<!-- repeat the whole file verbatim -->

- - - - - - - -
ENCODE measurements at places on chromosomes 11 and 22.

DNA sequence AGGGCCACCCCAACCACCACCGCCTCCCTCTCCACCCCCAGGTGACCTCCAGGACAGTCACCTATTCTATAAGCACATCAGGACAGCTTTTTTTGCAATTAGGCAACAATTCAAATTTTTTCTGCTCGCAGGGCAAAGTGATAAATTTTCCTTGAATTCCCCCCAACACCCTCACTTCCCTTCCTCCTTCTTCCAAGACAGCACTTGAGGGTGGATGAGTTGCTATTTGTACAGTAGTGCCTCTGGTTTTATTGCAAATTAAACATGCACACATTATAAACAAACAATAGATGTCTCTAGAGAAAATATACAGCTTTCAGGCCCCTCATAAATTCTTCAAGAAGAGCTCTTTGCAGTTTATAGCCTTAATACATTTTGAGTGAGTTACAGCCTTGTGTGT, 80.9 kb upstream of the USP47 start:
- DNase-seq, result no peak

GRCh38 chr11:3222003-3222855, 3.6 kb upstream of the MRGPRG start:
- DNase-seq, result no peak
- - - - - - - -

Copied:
ENCODE measurements at places on chromosomes 11 and 22.

DNA sequence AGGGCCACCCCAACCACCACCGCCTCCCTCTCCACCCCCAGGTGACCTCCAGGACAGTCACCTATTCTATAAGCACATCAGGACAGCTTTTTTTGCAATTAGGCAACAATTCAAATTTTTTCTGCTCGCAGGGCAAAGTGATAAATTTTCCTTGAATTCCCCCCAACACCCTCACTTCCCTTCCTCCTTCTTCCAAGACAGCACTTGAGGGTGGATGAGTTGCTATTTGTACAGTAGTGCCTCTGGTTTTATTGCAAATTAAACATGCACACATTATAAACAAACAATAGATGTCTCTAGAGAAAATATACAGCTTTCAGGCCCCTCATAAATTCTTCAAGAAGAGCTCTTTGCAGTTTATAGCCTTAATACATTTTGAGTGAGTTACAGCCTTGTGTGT, 80.9 kb upstream of the USP47 start:
- DNase-seq, result no peak

GRCh38 chr11:3222003-3222855, 3.6 kb upstream of the MRGPRG start:
- DNase-seq, result no peak